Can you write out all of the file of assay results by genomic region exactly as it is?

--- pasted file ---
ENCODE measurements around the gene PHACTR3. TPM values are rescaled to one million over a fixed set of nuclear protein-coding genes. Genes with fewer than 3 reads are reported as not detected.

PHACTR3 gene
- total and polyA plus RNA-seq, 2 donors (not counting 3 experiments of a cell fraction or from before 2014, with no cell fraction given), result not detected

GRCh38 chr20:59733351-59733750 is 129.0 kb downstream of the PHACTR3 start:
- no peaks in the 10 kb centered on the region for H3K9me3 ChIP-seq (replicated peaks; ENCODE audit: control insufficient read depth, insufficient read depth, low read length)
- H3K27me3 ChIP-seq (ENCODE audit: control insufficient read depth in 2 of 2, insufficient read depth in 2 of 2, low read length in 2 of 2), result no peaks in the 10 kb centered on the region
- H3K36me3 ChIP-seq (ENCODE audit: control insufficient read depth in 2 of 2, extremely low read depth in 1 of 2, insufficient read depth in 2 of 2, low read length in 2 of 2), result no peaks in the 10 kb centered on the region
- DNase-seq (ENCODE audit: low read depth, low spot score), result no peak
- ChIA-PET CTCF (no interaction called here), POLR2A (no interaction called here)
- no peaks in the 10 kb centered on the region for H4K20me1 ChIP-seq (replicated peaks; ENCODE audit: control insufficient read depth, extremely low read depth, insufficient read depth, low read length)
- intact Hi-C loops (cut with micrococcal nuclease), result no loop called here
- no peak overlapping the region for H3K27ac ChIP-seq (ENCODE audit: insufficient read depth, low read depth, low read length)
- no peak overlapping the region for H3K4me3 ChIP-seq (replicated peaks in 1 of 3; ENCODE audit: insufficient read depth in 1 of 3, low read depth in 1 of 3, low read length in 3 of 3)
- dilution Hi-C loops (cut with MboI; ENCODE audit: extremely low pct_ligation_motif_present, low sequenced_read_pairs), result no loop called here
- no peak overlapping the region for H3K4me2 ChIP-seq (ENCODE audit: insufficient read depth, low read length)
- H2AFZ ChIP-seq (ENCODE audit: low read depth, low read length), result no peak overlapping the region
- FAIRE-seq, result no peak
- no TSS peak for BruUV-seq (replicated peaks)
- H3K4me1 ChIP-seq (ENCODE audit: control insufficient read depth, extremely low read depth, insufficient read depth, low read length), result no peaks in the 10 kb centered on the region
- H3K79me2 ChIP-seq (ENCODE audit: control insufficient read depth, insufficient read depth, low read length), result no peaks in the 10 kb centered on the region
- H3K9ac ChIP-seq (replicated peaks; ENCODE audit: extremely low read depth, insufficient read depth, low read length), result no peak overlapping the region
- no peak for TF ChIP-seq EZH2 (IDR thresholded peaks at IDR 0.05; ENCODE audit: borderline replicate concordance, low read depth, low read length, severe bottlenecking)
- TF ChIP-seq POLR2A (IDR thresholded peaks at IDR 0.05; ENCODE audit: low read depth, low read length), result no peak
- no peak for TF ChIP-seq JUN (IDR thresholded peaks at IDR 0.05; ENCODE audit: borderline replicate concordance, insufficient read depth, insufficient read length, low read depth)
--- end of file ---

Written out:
ENCODE measurements around the gene PHACTR3. TPM values are rescaled to one million over a fixed set of nuclear protein-coding genes. Genes with fewer than 3 reads are reported as not detected.

PHACTR3 gene
- total and polyA plus RNA-seq, 2 donors (not counting 3 experiments of a cell fraction or from before 2014, with no cell fraction given), result not detected

GRCh38 chr20:59733351-59733750 is 129.0 kb downstream of the PHACTR3 start:
- no peaks in the 10 kb centered on the region for H3K9me3 ChIP-seq (replicated peaks; ENCODE audit: control insufficient read depth, insufficient read depth, low read length)
- H3K27me3 ChIP-seq (ENCODE audit: control insufficient read depth in 2 of 2, insufficient read depth in 2 of 2, low read length in 2 of 2), result no peaks in the 10 kb centered on the region
- H3K36me3 ChIP-seq (ENCODE audit: control insufficient read depth in 2 of 2, extremely low read depth in 1 of 2, insufficient read depth in 2 of 2, low read length in 2 of 2), result no peaks in the 10 kb centered on the region
- DNase-seq (ENCODE audit: low read depth, low spot score), result no peak
- ChIA-PET CTCF (no interaction called here), POLR2A (no interaction called here)
- no peaks in the 10 kb centered on the region for H4K20me1 ChIP-seq (replicated peaks; ENCODE audit: control insufficient read depth, extremely low read depth, insufficient read depth, low read length)
- intact Hi-C loops (cut with micrococcal nuclease), result no loop called here
- no peak overlapping the region for H3K27ac ChIP-seq (ENCODE audit: insufficient read depth, low read depth, low read length)
- no peak overlapping the region for H3K4me3 ChIP-seq (replicated peaks in 1 of 3; ENCODE audit: insufficient read depth in 1 of 3, low read depth in 1 of 3, low read length in 3 of 3)
- dilution Hi-C loops (cut with MboI; ENCODE audit: extremely low pct_ligation_motif_present, low sequenced_read_pairs), result no loop called here
- no peak overlapping the region for H3K4me2 ChIP-seq (ENCODE audit: insufficient read depth, low read length)
- H2AFZ ChIP-seq (ENCODE audit: low read depth, low read length), result no peak overlapping the region
- FAIRE-seq, result no peak
- no TSS peak for BruUV-seq (replicated peaks)
- H3K4me1 ChIP-seq (ENCODE audit: control insufficient read depth, extremely low read depth, insufficient read depth, low read length), result no peaks in the 10 kb centered on the region
- H3K79me2 ChIP-seq (ENCODE audit: control insufficient read depth, insufficient read depth, low read length), result no peaks in the 10 kb centered on the region
- H3K9ac ChIP-seq (replicated peaks; ENCODE audit: extremely low read depth, insufficient read depth, low read length), result no peak overlapping the region
- no peak for TF ChIP-seq EZH2 (IDR thresholded peaks at IDR 0.05; ENCODE audit: borderline replicate concordance, low read depth, low read length, severe bottlenecking)
- TF ChIP-seq POLR2A (IDR thresholded peaks at IDR 0.05; ENCODE audit: low read depth, low read length), result no peak
- no peak for TF ChIP-seq JUN (IDR thresholded peaks at IDR 0.05; ENCODE audit: borderline replicate concordance, insufficient read depth, insufficient read length, low read depth)